We Will See took a mark of 1:49 in his North America Cup elimination after angling out late and closing to catch the pacesetter Piece Of The Rock.

"He was so well driven by Brett Miller in his elimination for the North America Cup," De Pinto said. "You couldn't have mapped it out any better. We actually got a bit lucky. Brett said when he tipped the horse towards the inside, Jody Jamieson (driving Kyle Major) kind of pinched him a little and he couldn't get through right away. When he did get clearance, the colt let up on him a little at the wire. Brett said he needed to get after him, but at Mohawk you can't whip the shafts (of the sulky) the way you should, and he would've been disqualified (for doing so)."

Capitalizing on another ground saving journey, We Will See rallied to finish second in the North America Cup Final, just three-quarters of a length behind the winner Sportswriter.

"Everybody said he got perfect trips up there, and he did, but there's nothing wrong with that," De Pinto said. "Why not save your horse when you can? It's not like he needs a trip. He won all his races last year first over. He can grind on the outside and just keep coming. I kept telling people up there if he was close turning for home they were going to hear from him. We can't wait to see the best of him. He'll get better with every start, but I'm cautiously licking my chops. They're all good ones. It's that kind of year."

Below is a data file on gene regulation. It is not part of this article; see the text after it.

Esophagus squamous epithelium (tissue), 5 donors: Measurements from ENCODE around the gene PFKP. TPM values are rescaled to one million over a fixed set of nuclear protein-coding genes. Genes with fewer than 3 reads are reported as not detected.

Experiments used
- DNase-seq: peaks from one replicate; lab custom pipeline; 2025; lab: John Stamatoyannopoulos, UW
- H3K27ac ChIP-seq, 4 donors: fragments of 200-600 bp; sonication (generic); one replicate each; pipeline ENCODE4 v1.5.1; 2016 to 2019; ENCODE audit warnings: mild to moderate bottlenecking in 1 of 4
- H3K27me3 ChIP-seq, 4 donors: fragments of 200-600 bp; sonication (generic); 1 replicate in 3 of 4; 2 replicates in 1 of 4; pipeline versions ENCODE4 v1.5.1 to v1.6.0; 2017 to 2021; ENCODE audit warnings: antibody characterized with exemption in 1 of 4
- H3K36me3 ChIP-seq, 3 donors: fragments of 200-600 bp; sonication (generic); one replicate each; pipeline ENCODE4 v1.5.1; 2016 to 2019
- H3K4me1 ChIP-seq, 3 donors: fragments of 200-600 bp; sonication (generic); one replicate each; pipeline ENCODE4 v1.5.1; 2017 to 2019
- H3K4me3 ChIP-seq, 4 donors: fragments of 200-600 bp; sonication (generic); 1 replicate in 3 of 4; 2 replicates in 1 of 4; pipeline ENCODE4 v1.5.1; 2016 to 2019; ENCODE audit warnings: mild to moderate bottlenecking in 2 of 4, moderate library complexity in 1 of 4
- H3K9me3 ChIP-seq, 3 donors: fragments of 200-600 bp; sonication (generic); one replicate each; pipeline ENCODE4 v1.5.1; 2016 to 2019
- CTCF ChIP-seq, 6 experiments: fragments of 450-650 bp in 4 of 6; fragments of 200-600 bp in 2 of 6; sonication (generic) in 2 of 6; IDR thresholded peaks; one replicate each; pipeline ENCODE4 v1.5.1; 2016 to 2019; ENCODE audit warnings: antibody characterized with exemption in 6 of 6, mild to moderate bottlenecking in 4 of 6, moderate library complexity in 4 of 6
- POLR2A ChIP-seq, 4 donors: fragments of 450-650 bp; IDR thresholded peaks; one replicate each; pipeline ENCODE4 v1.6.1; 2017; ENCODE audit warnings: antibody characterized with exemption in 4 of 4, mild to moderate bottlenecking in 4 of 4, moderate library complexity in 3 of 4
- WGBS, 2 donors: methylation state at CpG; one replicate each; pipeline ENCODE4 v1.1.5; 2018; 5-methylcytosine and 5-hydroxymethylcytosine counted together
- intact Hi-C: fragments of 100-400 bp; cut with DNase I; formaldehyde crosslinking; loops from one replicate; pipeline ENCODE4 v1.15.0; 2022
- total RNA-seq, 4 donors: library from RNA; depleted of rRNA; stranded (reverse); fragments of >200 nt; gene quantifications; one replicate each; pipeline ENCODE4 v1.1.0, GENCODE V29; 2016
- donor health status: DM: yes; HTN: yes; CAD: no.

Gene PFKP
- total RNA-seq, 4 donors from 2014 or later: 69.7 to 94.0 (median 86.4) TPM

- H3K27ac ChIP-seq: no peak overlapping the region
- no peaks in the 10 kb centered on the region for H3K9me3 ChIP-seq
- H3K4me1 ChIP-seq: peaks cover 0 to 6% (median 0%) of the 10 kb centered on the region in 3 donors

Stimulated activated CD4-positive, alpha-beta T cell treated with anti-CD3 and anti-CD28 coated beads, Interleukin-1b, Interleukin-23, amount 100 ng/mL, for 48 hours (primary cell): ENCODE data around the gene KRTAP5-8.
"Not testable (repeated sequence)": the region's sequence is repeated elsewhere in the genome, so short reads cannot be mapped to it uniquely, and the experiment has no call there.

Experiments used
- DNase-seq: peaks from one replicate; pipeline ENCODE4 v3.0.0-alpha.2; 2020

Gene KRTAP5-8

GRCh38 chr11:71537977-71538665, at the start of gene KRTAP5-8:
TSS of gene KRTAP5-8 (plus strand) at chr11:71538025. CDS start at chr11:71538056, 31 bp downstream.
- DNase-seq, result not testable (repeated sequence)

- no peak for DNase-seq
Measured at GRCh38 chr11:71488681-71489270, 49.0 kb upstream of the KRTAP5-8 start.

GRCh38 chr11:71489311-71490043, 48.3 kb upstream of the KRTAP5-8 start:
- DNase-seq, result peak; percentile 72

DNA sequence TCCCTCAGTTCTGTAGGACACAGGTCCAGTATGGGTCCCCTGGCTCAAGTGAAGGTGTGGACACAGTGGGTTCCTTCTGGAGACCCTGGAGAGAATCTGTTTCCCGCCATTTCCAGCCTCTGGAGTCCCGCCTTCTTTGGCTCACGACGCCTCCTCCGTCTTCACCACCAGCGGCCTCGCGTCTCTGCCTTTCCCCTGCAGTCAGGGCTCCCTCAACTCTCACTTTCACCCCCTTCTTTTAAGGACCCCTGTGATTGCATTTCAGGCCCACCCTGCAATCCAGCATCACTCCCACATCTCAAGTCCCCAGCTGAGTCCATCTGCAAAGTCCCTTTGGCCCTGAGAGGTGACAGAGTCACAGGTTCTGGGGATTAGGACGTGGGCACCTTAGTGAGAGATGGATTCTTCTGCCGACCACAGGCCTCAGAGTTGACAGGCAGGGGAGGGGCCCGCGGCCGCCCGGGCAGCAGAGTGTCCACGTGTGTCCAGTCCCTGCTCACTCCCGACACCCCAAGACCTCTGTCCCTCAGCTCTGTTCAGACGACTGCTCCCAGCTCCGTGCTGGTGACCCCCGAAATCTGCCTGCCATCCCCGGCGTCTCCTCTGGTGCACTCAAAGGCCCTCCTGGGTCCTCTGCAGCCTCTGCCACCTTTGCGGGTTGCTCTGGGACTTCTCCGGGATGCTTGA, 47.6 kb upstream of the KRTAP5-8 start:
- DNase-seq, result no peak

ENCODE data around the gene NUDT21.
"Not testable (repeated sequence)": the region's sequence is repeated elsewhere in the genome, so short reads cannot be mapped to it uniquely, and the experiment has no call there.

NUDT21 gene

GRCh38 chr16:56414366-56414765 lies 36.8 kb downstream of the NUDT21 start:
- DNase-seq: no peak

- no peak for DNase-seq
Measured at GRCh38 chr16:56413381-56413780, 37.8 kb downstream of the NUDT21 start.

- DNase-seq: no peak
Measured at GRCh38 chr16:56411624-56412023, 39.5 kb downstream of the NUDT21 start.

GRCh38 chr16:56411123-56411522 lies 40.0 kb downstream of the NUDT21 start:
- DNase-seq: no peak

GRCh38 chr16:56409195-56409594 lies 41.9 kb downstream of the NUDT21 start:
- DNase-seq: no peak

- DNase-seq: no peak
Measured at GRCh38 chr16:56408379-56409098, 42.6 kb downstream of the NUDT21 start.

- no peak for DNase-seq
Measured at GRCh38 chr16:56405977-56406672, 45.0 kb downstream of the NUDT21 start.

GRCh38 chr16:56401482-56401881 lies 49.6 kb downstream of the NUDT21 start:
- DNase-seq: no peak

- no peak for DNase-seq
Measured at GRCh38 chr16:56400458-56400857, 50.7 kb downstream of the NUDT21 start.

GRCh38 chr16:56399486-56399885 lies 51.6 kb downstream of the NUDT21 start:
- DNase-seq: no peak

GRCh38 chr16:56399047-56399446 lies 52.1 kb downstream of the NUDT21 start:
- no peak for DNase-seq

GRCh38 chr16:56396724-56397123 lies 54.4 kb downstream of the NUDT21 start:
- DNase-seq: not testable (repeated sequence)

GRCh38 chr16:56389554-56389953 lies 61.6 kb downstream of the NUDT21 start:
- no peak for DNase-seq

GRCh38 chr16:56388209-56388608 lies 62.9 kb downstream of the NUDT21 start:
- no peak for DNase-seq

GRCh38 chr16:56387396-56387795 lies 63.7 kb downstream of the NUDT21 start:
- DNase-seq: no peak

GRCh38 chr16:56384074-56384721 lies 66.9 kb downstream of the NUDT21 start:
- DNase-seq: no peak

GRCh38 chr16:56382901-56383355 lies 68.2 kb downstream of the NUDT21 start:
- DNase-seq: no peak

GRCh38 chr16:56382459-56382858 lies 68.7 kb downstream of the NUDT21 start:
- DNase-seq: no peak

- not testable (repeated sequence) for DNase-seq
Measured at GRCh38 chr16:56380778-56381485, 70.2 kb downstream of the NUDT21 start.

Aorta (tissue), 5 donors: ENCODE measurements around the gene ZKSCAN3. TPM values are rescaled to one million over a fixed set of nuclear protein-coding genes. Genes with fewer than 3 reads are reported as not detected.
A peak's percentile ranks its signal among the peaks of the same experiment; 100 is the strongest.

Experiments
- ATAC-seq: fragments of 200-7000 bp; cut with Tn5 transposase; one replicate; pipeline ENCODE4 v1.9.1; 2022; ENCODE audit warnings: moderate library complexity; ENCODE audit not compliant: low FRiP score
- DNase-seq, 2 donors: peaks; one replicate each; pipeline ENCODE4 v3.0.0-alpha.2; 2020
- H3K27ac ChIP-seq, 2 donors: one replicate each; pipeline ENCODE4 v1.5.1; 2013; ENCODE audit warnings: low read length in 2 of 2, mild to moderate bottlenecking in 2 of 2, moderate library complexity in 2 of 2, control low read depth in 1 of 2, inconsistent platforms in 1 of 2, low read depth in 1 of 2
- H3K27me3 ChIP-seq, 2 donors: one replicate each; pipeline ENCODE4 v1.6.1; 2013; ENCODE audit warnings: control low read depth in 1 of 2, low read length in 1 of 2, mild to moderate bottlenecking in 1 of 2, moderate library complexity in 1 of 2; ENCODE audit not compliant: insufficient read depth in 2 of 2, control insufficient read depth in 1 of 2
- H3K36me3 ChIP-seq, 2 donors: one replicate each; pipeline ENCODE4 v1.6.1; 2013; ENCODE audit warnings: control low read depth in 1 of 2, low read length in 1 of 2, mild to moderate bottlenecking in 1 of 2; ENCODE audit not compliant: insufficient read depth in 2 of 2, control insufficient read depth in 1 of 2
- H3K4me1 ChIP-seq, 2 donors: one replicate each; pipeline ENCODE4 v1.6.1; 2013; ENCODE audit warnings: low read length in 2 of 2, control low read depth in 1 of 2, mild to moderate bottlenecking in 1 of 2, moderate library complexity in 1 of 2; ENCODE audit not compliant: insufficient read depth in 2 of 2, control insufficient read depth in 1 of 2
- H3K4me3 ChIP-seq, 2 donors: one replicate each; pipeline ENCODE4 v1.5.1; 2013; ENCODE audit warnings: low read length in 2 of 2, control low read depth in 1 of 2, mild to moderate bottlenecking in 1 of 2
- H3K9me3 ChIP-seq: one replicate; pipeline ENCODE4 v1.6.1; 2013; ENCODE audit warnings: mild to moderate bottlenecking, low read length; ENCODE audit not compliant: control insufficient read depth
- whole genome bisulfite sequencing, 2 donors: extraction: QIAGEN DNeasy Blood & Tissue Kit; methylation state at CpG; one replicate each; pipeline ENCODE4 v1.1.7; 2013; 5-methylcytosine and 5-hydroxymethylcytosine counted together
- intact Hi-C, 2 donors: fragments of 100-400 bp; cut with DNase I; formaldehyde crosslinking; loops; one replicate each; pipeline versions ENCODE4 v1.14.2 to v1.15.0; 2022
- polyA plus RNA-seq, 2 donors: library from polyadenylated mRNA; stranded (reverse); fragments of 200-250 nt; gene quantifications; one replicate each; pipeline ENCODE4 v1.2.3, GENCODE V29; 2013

De Pinto, 54, is stabled at Showplace Farms in Englishtown, N.J., where he assists trainer George Berkner in addition to managing his own small roster of horses.

"George got kicked out of a jog cart with BG's Folly last year, he hurt his shoulder and needed help," De Pinto said. "He was in my barn and I pitched in."

De Pinto's wife, Shannon, co-owns We Will See with Earl Smith, Sam's friend since high school. A mason contractor from Millstone, N.J., Smith was a standout basketball player for Monmouth University. He passed along his talents to his sons, J.R., who plays guard for the Denver Nuggets, and Chris, who recently transferred from Manhattan College to play for the University of Louisville Cardinals.